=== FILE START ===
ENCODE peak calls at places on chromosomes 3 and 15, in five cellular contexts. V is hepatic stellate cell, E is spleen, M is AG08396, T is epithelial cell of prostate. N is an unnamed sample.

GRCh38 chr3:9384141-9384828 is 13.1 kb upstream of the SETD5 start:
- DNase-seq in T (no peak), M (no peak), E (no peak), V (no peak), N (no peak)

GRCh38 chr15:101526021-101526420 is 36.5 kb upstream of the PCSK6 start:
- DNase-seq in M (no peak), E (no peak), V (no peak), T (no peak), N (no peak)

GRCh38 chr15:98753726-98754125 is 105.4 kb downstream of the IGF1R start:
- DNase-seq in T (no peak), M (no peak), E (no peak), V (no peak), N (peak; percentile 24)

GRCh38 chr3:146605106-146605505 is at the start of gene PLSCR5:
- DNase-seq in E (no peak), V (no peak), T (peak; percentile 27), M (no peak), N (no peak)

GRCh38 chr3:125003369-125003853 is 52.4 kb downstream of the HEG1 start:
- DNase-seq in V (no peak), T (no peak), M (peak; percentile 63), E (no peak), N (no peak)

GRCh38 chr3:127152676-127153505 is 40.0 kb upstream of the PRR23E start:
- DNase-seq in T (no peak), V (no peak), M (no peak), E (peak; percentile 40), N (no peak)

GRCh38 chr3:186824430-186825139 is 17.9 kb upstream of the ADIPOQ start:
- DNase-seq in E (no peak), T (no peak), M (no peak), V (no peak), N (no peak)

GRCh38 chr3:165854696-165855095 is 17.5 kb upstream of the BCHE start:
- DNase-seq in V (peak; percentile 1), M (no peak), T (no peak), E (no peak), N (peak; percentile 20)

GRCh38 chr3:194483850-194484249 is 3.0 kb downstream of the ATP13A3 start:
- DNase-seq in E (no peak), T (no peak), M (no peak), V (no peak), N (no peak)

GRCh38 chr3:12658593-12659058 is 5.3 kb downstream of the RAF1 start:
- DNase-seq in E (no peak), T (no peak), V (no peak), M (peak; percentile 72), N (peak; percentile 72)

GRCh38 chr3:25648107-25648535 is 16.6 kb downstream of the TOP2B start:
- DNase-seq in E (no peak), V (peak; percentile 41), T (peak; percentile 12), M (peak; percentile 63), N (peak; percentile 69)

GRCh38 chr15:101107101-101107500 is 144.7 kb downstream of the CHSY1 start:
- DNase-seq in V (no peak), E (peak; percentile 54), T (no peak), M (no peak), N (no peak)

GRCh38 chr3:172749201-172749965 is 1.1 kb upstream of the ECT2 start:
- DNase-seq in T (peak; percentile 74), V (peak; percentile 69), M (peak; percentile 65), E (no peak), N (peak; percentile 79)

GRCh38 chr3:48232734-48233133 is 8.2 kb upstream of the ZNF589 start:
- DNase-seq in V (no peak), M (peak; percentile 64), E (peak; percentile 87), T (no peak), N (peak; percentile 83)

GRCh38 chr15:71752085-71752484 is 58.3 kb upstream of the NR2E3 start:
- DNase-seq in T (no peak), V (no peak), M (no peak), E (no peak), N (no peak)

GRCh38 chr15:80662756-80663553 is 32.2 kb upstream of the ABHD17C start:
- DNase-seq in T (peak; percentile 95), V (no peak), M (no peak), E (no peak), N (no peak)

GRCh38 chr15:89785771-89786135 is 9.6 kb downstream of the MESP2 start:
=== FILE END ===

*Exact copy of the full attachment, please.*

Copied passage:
ENCODE peak calls at places on chromosomes 3 and 15, in five cellular contexts. V is hepatic stellate cell, E is spleen, M is AG08396, T is epithelial cell of prostate. N is an unnamed sample.

GRCh38 chr3:9384141-9384828 is 13.1 kb upstream of the SETD5 start:
- DNase-seq in T (no peak), M (no peak), E (no peak), V (no peak), N (no peak)

GRCh38 chr15:101526021-101526420 is 36.5 kb upstream of the PCSK6 start:
- DNase-seq in M (no peak), E (no peak), V (no peak), T (no peak), N (no peak)

GRCh38 chr15:98753726-98754125 is 105.4 kb downstream of the IGF1R start:
- DNase-seq in T (no peak), M (no peak), E (no peak), V (no peak), N (peak; percentile 24)

GRCh38 chr3:146605106-146605505 is at the start of gene PLSCR5:
- DNase-seq in E (no peak), V (no peak), T (peak; percentile 27), M (no peak), N (no peak)

GRCh38 chr3:125003369-125003853 is 52.4 kb downstream of the HEG1 start:
- DNase-seq in V (no peak), T (no peak), M (peak; percentile 63), E (no peak), N (no peak)

GRCh38 chr3:127152676-127153505 is 40.0 kb upstream of the PRR23E start:
- DNase-seq in T (no peak), V (no peak), M (no peak), E (peak; percentile 40), N (no peak)

GRCh38 chr3:186824430-186825139 is 17.9 kb upstream of the ADIPOQ start:
- DNase-seq in E (no peak), T (no peak), M (no peak), V (no peak), N (no peak)

GRCh38 chr3:165854696-165855095 is 17.5 kb upstream of the BCHE start:
- DNase-seq in V (peak; percentile 1), M (no peak), T (no peak), E (no peak), N (peak; percentile 20)

GRCh38 chr3:194483850-194484249 is 3.0 kb downstream of the ATP13A3 start:
- DNase-seq in E (no peak), T (no peak), M (no peak), V (no peak), N (no peak)

GRCh38 chr3:12658593-12659058 is 5.3 kb downstream of the RAF1 start:
- DNase-seq in E (no peak), T (no peak), V (no peak), M (peak; percentile 72), N (peak; percentile 72)

GRCh38 chr3:25648107-25648535 is 16.6 kb downstream of the TOP2B start:
- DNase-seq in E (no peak), V (peak; percentile 41), T (peak; percentile 12), M (peak; percentile 63), N (peak; percentile 69)

GRCh38 chr15:101107101-101107500 is 144.7 kb downstream of the CHSY1 start:
- DNase-seq in V (no peak), E (peak; percentile 54), T (no peak), M (no peak), N (no peak)

GRCh38 chr3:172749201-172749965 is 1.1 kb upstream of the ECT2 start:
- DNase-seq in T (peak; percentile 74), V (peak; percentile 69), M (peak; percentile 65), E (no peak), N (peak; percentile 79)

GRCh38 chr3:48232734-48233133 is 8.2 kb upstream of the ZNF589 start:
- DNase-seq in V (no peak), M (peak; percentile 64), E (peak; percentile 87), T (no peak), N (peak; percentile 83)

GRCh38 chr15:71752085-71752484 is 58.3 kb upstream of the NR2E3 start:
- DNase-seq in T (no peak), V (no peak), M (no peak), E (no peak), N (no peak)

GRCh38 chr15:80662756-80663553 is 32.2 kb upstream of the ABHD17C start:
- DNase-seq in T (peak; percentile 95), V (no peak), M (no peak), E (no peak), N (no peak)

GRCh38 chr15:89785771-89786135 is 9.6 kb downstream of the MESP2 start: